The Indian River Lagoon is located on Florida’s east coast. It is a shallow water estuary that has one of the most diverse ecosystems in North America. It stretches across 40 percent of Florida’s east coast, spanning 156 miles that contain more than 600 species of fish and more than 300 kinds of birds. It has an economic impact to the State because of its commercial and recreational fishery. It accounts for hundreds of millions in revenue from angling, boating, bird-watching, and tourism. But these days the River is in distress.
The lagoon was hit with an algal superbloom, unlike any it had experienced before in the spring of 2011. It covered nearly 131,000 acres. Roughly 47,000 acres of seagrasses were lost, a reduction of about 60 percent. In August 2012, the lagoon experienced a brown tide algae bloom, that tinted the water a chocolate brown. The algae had been a recurring problem in Texas but why it showed up in Florida was a mystery.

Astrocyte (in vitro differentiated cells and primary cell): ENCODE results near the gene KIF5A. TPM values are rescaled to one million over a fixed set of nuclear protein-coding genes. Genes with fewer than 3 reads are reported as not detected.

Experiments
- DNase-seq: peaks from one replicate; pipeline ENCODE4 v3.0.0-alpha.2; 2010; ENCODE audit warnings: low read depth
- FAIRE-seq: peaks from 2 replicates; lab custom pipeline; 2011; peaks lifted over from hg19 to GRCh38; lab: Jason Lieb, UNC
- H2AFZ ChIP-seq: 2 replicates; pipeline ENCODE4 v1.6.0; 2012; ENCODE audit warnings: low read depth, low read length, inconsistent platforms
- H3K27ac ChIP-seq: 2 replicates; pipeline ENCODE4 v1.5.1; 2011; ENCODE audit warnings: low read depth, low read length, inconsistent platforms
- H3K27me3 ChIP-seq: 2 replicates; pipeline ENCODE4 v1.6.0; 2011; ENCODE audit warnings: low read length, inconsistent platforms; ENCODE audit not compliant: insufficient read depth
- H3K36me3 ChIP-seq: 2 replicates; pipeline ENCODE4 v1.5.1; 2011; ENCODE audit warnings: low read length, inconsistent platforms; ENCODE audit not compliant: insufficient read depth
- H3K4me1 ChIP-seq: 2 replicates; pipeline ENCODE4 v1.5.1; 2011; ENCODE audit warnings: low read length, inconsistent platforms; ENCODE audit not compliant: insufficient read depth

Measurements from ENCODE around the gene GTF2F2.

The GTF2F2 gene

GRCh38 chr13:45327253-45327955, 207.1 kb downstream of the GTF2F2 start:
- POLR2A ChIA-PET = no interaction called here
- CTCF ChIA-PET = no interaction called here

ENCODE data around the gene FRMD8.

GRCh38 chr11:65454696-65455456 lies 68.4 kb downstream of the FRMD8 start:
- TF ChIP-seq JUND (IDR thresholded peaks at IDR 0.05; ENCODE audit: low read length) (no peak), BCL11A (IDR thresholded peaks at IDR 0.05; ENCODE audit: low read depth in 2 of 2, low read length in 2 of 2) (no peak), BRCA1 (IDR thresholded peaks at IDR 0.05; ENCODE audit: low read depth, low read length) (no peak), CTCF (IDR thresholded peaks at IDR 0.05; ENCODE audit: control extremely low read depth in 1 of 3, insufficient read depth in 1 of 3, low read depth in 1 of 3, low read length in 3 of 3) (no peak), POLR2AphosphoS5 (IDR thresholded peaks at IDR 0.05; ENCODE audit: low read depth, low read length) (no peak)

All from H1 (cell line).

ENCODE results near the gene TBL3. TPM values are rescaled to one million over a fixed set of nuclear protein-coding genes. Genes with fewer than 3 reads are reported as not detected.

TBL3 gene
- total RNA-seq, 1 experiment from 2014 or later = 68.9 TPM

Last summer, manatees began dying. The recent count is 111 manatees dead under mysterious circumstances. Then pelicans and dolphins began showing up dead, too. More than 300 pelicans and 46 dolphins have died so far.
Biologists have not been able to identify the causes for the deaths. The species diets and symptoms are different. Biologists with the State examine every dead manatee found in Florida for a cause of death but the Indian River lagoon manatees have them stumped. Similar tests are being run on the pelicans and dolphins.
Suggested culprits for the algae blooms and marine animal deaths include: storm water runoff filled with fertilizer and other nutrient pollution, the U.S. Army Corps of Engineers dumping polluted water from Lake Okeechobee, changes in water temperature or salt levels, overflow from contaminated mosquito control ditches and climate change, which is boosting the acidity of the world’s oceans.
A bill recently signed by Gov. Rick Scott will get more pollution fighting help to the river of Grass. The legislation helps pay for part of the $880 million long term plan for Everglades water pollution cleanup by extending a $25 an acre tax on sugar cane and other agriculture south of Lake Okeechobee. The law calls for the tax rate to decrease starting in the mid 2020’s.
The tax goes toward cleaning up stormwater pollution that washes off farmland and into the Everglades. The bill also requires the state to pay $32 million a year for the next ten years to build marshes that remove phosphorus before the nutrient flows into the Everglades.